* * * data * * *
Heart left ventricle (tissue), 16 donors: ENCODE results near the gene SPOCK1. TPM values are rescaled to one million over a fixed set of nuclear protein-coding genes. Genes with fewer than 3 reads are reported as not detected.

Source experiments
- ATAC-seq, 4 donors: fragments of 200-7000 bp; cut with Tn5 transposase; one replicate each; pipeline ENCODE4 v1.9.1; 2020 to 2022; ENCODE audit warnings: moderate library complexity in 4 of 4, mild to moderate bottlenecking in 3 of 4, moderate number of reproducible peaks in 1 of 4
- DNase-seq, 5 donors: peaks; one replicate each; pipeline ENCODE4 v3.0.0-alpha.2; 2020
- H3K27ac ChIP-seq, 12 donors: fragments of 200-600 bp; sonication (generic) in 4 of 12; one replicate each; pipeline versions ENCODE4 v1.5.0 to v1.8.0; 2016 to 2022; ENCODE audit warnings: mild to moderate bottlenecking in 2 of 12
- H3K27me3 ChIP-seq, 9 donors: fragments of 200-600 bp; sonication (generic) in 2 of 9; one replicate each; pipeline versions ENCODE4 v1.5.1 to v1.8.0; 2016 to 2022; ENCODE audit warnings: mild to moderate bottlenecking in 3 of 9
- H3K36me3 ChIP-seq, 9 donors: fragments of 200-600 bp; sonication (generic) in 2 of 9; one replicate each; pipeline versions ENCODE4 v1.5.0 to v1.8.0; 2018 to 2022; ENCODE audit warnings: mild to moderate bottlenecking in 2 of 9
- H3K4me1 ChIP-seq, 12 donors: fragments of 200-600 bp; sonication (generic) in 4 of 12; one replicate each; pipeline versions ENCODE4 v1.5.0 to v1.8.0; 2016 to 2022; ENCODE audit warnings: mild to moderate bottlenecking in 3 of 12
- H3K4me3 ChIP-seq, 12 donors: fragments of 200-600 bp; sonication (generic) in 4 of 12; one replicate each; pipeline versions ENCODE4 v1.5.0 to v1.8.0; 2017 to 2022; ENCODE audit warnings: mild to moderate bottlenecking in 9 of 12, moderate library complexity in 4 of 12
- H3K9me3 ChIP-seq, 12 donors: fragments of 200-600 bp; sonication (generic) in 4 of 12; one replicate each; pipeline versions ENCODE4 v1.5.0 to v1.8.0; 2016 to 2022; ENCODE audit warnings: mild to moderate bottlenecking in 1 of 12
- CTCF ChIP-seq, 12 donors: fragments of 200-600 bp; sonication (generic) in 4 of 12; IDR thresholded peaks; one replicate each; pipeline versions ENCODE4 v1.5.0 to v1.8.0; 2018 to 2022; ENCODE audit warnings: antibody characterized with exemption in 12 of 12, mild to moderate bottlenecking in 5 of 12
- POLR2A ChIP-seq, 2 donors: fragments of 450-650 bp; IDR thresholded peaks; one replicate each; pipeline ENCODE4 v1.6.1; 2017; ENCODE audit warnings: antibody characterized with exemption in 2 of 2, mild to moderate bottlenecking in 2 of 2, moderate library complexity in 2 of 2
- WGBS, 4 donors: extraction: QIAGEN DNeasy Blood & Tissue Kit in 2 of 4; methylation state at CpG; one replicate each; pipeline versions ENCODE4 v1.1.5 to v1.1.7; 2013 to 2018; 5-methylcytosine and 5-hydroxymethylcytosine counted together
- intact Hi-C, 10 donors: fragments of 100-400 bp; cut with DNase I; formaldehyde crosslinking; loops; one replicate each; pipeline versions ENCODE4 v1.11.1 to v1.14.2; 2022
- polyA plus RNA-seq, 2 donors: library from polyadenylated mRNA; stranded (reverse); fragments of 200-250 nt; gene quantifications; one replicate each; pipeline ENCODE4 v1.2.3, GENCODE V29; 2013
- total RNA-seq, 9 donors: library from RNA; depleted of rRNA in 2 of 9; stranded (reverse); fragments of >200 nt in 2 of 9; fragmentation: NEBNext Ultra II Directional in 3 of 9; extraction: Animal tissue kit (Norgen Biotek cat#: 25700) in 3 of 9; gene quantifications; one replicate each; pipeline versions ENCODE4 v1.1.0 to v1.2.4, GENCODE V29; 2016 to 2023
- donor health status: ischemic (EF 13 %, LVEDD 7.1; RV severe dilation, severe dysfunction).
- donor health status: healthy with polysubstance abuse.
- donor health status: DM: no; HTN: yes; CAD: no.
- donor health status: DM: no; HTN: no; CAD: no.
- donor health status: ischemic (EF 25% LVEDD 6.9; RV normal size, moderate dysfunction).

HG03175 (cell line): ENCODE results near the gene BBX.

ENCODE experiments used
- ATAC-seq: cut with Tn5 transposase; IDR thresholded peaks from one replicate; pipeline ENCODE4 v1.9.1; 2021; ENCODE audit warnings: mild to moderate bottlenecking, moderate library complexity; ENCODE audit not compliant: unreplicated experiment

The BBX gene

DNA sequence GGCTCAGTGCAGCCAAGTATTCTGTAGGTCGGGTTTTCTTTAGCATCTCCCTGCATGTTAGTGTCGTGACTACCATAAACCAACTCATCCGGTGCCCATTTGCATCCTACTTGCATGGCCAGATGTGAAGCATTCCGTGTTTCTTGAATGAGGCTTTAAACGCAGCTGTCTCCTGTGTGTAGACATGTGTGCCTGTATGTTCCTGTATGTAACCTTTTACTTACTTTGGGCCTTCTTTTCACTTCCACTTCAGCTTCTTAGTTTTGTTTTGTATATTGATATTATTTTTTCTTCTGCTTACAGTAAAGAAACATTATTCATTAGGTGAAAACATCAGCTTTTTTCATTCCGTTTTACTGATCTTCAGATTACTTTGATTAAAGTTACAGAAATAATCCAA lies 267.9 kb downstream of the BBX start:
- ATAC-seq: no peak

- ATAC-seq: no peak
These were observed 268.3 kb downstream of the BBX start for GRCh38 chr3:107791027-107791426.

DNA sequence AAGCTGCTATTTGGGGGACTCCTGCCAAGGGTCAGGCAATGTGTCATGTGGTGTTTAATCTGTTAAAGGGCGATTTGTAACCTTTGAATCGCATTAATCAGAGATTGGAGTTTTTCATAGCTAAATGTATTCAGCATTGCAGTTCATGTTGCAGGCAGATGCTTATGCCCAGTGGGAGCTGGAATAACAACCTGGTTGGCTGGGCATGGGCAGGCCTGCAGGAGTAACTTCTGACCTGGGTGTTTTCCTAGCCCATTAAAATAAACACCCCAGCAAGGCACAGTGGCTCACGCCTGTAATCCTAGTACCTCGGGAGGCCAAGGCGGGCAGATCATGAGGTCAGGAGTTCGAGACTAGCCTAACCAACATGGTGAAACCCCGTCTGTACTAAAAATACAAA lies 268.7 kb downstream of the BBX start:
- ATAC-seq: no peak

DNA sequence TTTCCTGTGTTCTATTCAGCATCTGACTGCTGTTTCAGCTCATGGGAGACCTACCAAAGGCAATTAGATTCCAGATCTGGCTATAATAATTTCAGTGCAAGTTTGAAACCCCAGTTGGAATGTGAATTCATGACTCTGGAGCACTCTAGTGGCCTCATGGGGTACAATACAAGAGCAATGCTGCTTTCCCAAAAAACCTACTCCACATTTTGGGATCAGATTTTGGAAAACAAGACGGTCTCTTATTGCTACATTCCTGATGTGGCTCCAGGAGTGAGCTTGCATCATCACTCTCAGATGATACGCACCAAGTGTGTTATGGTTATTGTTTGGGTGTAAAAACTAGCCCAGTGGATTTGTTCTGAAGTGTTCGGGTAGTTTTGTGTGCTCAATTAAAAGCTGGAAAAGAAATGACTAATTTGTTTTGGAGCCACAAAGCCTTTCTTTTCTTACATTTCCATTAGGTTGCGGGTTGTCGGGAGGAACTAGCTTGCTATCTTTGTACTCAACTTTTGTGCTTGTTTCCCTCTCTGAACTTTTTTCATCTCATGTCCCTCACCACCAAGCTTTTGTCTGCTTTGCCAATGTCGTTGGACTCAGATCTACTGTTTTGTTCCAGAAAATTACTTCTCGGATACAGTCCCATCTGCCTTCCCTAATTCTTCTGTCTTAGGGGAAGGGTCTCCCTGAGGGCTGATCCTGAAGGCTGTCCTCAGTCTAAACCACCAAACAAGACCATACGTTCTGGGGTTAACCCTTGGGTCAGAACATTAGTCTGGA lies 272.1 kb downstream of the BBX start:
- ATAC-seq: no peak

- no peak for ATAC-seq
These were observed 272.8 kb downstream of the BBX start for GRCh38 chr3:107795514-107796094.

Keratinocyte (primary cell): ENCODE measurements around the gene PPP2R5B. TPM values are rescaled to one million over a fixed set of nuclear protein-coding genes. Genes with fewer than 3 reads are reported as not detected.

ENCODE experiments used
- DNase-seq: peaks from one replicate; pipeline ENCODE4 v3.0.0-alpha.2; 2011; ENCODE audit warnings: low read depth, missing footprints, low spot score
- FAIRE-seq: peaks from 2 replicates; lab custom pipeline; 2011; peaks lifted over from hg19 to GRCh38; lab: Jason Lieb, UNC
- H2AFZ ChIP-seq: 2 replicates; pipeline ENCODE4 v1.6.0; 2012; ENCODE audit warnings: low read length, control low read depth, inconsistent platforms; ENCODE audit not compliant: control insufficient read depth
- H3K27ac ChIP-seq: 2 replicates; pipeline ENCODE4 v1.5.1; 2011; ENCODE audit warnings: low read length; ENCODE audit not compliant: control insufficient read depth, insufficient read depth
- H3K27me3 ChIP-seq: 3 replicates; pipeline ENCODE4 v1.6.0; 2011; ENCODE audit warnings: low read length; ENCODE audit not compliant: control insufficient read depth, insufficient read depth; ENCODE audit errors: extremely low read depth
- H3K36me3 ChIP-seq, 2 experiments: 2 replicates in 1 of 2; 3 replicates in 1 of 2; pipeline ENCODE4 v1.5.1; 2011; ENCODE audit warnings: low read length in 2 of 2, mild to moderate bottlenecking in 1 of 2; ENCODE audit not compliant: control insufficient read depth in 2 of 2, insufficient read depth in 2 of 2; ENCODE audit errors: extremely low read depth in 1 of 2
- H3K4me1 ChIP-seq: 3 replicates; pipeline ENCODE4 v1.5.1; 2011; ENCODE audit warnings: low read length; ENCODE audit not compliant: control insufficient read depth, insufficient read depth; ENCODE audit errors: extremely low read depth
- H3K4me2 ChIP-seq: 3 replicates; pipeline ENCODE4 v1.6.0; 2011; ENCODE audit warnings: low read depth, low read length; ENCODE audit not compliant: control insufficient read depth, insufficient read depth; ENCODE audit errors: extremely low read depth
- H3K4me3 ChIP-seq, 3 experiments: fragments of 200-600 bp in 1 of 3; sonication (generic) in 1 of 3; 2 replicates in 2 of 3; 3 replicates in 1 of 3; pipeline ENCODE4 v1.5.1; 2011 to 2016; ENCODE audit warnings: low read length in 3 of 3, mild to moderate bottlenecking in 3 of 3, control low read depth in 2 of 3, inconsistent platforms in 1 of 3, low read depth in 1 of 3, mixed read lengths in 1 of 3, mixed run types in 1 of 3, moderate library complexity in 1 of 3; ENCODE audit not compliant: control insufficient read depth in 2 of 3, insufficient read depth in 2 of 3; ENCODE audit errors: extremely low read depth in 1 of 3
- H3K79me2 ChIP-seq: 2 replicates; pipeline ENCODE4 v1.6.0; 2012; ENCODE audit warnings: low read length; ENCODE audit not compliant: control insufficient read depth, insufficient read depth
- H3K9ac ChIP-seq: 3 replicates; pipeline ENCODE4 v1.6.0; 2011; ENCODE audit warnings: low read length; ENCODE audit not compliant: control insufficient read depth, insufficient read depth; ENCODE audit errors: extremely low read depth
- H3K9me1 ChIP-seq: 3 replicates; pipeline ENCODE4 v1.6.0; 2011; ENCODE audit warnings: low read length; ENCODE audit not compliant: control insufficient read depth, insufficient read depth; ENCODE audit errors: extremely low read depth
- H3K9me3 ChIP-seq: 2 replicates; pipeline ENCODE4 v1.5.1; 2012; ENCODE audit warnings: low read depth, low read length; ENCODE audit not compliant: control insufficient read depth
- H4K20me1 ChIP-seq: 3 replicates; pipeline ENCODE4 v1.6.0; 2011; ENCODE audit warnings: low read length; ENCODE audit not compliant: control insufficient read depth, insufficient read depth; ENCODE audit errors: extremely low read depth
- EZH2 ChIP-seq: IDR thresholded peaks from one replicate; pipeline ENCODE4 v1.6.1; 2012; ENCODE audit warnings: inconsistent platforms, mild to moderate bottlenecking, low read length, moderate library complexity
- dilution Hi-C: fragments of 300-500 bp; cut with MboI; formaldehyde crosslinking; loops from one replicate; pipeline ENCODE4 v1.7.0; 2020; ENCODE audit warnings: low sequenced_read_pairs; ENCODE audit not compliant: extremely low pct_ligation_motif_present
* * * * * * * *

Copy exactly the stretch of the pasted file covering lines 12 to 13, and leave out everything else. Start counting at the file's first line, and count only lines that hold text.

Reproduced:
- POLR2A ChIP-seq, 2 donors: fragments of 450-650 bp; IDR thresholded peaks; one replicate each; pipeline ENCODE4 v1.6.1; 2017; ENCODE audit warnings: antibody characterized with exemption in 2 of 2, mild to moderate bottlenecking in 2 of 2, moderate library complexity in 2 of 2
- WGBS, 4 donors: extraction: QIAGEN DNeasy Blood & Tissue Kit in 2 of 4; methylation state at CpG; one replicate each; pipeline versions ENCODE4 v1.1.5 to v1.1.7; 2013 to 2018; 5-methylcytosine and 5-hydroxymethylcytosine counted together